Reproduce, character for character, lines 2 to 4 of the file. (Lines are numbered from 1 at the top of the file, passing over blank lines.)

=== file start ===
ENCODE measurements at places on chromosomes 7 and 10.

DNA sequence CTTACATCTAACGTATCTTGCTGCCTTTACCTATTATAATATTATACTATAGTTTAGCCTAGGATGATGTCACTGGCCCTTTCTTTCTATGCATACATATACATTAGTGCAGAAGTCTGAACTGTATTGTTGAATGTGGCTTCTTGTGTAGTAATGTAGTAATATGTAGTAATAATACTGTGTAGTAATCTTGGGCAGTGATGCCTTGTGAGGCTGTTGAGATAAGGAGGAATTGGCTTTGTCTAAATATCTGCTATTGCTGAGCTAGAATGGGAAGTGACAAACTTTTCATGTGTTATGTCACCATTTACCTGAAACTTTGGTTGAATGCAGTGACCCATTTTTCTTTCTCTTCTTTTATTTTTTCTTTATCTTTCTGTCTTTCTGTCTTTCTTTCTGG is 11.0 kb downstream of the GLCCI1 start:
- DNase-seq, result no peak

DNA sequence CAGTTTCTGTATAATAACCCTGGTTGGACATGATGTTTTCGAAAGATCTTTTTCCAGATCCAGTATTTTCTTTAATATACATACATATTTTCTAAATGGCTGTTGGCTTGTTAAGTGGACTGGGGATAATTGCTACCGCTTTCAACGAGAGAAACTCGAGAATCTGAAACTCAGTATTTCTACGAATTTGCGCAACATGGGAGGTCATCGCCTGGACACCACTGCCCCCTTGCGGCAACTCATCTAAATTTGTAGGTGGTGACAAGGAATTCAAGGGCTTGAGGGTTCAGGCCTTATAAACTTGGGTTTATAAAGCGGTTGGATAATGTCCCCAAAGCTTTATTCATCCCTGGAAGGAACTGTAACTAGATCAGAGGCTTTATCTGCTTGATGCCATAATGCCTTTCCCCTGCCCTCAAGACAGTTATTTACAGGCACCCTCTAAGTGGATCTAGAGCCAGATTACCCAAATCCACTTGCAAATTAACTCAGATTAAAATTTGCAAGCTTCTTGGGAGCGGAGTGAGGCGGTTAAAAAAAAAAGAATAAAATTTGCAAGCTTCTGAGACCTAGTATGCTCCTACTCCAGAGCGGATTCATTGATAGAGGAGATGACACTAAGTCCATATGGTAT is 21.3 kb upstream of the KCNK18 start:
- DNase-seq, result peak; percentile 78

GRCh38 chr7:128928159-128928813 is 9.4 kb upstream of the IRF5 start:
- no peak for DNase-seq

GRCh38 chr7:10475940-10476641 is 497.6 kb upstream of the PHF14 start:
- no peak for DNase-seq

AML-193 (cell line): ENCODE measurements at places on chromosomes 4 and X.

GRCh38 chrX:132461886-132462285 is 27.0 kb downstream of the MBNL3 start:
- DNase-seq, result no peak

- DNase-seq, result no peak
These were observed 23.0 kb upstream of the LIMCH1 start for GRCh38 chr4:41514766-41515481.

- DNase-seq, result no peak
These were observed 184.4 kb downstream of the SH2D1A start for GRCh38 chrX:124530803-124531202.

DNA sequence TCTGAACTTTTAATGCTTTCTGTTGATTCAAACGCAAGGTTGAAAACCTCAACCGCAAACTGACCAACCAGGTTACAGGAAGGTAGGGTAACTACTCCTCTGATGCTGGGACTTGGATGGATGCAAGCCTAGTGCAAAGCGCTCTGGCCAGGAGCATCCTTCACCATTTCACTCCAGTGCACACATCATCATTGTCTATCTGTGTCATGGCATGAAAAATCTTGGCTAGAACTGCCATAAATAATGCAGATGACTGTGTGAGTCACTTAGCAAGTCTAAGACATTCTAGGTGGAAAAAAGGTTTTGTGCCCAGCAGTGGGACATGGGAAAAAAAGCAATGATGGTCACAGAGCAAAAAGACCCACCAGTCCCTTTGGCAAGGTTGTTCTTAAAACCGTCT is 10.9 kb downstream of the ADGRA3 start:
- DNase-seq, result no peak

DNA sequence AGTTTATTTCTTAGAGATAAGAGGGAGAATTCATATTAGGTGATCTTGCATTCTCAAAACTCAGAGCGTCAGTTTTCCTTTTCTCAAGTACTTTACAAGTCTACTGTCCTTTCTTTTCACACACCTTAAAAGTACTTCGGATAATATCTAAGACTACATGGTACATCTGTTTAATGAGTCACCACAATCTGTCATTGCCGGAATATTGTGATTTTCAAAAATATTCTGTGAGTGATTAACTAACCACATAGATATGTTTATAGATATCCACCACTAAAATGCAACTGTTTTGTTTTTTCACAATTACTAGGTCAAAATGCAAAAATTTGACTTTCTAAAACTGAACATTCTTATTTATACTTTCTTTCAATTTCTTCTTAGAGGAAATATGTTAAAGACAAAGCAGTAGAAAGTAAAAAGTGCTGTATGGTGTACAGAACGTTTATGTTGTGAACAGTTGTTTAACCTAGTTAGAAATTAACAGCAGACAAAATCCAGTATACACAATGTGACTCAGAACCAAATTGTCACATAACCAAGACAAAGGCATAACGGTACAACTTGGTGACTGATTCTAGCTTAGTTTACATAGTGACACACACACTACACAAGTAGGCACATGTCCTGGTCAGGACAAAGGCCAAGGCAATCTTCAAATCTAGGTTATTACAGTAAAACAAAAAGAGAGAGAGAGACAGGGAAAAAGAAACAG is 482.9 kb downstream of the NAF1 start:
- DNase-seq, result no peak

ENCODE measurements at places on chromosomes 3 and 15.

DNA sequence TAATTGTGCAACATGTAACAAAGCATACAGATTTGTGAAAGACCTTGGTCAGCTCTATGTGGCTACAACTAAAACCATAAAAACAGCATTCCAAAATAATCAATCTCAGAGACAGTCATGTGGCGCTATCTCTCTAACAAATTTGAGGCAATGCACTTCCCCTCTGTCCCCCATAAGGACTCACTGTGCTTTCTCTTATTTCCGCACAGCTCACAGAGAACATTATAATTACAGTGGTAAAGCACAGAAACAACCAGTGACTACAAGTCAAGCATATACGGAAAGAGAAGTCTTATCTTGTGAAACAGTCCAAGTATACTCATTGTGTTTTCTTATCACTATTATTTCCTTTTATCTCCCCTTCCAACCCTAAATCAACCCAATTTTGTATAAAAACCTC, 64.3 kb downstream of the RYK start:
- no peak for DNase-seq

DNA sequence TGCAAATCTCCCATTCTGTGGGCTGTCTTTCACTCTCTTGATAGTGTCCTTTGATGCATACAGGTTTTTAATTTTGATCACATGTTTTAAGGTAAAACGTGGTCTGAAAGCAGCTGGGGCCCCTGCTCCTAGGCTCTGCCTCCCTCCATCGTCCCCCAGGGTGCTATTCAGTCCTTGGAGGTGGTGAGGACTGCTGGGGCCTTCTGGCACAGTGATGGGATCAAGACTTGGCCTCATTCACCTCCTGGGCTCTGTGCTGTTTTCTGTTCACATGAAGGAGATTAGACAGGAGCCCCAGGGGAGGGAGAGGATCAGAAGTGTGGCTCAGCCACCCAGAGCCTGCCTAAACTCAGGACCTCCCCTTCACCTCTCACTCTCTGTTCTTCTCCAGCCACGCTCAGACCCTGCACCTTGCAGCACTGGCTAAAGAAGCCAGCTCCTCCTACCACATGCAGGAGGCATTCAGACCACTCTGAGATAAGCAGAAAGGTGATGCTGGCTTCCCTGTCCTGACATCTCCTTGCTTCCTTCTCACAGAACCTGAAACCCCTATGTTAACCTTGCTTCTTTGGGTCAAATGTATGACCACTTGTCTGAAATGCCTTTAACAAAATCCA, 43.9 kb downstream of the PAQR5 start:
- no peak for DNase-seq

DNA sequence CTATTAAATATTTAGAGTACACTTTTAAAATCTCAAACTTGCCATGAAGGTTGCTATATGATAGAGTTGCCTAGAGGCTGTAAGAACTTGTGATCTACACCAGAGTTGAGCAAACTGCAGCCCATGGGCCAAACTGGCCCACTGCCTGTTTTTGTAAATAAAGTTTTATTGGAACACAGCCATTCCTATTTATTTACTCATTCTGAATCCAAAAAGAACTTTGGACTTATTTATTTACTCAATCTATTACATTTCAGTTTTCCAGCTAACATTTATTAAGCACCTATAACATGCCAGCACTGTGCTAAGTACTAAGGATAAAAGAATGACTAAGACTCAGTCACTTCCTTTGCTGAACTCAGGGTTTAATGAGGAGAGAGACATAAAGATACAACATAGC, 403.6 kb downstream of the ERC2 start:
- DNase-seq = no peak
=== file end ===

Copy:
DNA sequence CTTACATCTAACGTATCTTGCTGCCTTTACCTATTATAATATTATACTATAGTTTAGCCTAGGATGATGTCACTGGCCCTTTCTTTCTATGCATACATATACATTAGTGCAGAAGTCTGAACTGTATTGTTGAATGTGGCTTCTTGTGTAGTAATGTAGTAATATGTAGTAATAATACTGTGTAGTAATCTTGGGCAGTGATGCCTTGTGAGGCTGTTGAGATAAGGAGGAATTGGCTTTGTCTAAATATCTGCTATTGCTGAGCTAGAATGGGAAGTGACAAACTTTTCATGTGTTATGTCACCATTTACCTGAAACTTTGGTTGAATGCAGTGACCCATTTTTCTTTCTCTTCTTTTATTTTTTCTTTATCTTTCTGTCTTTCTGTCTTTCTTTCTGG is 11.0 kb downstream of the GLCCI1 start:
- DNase-seq, result no peak

DNA sequence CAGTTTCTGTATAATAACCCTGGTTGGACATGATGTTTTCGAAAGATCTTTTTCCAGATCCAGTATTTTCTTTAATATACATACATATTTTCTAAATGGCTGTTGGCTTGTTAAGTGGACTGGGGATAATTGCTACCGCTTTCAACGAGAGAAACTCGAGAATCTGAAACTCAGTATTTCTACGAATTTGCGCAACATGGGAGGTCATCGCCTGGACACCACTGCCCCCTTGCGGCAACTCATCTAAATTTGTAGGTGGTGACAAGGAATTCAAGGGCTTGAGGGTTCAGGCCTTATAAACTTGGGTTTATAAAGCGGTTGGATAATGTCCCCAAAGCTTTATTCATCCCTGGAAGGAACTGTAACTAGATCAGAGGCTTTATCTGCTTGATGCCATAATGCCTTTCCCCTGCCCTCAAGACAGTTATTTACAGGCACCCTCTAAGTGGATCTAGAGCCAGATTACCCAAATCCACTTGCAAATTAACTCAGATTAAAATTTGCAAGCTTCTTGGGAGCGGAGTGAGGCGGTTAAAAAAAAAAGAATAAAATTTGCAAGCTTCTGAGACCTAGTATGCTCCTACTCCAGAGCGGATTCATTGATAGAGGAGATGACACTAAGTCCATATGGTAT is 21.3 kb upstream of the KCNK18 start: